“He said, ‘I don’t remember that.’

“I smiled, ‘Tom, you were 3. Of course you don’t. But I do. I don’t remember what I told you, but I do remember that you were super disappointed that I couldn’t fix it for you. I mean, I was your big sister. I was supposed to know everything, right? I felt bad.'”

Morris-Young said that she was “happy [Tom] had been brave enough to come out, but I was still scared for him. And for us.” Acceptance by the rest of their fellow Catholics was slower, and Tom was “trapped at the edges of our family” and “marginalized.” When she mentioned the story about his question when he was three years-old, the adult Tom cried. She remarked:

“The pain of knowing exactly who he was at three years old — followed by a lifetime of continually striving for dignity and acceptance in a world that can still be harsh and judging and dangerous — seemed just as fresh as it had been more than 20 years earlier.”

lgbt_family_logo_ceramic_ornament-rd0ce0e1d152346e5b60ad965b3162478_x7s2g_8byvr_324Morris-Young is now a mother and a grandmother who knows that our contemporary times are a very different fromm the era when Tom came to understand his sexual identity and live authentically. She promised that she would offer a better response than her ten year-old self if a child or grandchild were to ask, “There has been a mistake. Who do we talk to?”  Her thoughts are ones we should all remember this Christmas season:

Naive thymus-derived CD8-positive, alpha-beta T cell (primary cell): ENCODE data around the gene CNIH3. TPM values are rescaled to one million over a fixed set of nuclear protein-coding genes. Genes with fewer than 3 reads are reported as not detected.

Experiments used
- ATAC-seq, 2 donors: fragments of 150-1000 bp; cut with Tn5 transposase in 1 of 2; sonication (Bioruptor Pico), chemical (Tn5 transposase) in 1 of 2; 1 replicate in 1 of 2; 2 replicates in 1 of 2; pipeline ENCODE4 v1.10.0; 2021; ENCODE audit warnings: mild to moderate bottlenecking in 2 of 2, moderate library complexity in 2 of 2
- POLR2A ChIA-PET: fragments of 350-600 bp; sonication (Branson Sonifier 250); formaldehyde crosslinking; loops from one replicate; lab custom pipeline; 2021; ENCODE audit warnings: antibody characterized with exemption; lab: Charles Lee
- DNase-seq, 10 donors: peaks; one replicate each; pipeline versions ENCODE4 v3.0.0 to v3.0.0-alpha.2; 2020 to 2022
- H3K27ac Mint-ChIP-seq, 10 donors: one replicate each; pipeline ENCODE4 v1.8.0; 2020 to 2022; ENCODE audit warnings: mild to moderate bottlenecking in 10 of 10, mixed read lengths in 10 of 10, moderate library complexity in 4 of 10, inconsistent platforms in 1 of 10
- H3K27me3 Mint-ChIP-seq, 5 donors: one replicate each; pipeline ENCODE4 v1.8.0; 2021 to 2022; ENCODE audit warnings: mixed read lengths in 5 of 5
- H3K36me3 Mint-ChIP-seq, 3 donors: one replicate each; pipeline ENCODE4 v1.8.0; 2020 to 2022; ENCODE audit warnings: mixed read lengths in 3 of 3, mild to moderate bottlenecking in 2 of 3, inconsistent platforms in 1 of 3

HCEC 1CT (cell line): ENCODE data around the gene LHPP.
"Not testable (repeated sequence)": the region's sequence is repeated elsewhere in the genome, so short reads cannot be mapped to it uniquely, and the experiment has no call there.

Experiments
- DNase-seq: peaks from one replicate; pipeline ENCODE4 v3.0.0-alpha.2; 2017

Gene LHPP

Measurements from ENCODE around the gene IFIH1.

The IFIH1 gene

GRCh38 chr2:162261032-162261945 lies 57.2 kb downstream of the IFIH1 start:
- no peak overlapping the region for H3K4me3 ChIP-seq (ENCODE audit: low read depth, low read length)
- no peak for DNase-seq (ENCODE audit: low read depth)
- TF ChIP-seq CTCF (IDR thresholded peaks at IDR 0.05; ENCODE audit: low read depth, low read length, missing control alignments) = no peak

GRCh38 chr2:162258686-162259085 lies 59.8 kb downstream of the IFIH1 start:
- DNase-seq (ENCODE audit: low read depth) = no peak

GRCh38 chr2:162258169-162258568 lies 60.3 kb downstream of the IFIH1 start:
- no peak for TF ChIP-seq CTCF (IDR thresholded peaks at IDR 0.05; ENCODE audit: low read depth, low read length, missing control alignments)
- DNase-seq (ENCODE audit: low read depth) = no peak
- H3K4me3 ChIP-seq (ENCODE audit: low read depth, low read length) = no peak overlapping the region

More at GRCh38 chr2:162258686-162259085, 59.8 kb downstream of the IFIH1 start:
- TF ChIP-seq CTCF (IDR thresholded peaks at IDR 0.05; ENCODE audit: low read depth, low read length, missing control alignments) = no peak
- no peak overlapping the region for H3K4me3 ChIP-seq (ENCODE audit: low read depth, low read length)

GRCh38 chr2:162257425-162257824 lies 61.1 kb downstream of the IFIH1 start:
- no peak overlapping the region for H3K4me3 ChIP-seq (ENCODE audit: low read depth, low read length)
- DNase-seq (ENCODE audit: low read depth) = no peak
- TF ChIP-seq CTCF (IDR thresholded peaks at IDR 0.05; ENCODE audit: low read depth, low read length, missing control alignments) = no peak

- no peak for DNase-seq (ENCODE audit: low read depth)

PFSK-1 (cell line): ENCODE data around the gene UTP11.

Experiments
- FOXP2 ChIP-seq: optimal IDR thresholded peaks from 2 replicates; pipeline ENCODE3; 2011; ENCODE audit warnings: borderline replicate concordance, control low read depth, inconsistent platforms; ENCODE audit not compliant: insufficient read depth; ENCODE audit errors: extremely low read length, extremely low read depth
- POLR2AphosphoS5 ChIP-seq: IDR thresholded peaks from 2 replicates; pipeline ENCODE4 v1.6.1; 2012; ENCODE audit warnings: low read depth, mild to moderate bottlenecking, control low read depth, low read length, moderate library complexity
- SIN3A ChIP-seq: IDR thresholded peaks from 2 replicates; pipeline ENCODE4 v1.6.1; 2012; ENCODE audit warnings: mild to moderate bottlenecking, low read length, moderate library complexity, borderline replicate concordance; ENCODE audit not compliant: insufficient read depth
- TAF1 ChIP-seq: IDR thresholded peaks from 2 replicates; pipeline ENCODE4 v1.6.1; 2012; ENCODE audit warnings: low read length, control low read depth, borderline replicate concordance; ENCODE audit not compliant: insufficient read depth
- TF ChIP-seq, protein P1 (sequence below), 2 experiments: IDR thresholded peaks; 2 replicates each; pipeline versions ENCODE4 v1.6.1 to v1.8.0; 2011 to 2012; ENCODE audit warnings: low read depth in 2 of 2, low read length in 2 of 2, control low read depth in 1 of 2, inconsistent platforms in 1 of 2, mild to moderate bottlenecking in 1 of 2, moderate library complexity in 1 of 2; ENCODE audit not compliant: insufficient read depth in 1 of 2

“I promise an answer full of love and acceptance and hope. One that says God doesn’t make mistakes, and we are each created to be exactly as we are. That above all, we are family, and we are on this journey together. And that I promise to be your designated adult, to do my best to keep you safe from everything I can — from choking on small objects to having to face unkindness or injustice all alone — forever and ever, amen.”

As we remember anew the promise of love God makes to us through the Incarnation, knowing that when God became human, our embodied beings were affirmed wholly as wonderfully made, let us make that same promise to one another. We will always answer our loved ones with love, acceptance, and hope. We will promise to do our best to accompany them the way that Jesus Emmanuel accompanies us.

–Robert Shine, New Ways Ministry, December 24, 2016

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Are You Ready to Rejoice?

For the four Sundays of Advent, Bondings 2.0 will feature reflections on the day’s Scripture readings by two New Ways Ministry staff members:  Matthew Myers, Associate Director, and Sister Jeannine Gramick, Co-Founder.  The liturgical readings for the first Sunday of Advent are Isaiah 2:1-5; Psalm 122: 1-9; Romans 13: 11-14; Matthew 24: 37-44.  You can read the texts by clicking here.

“I have issues with anyone who treats God as a burden instead of a blessing.  You people don’t celebrate your faith; you mourn it.”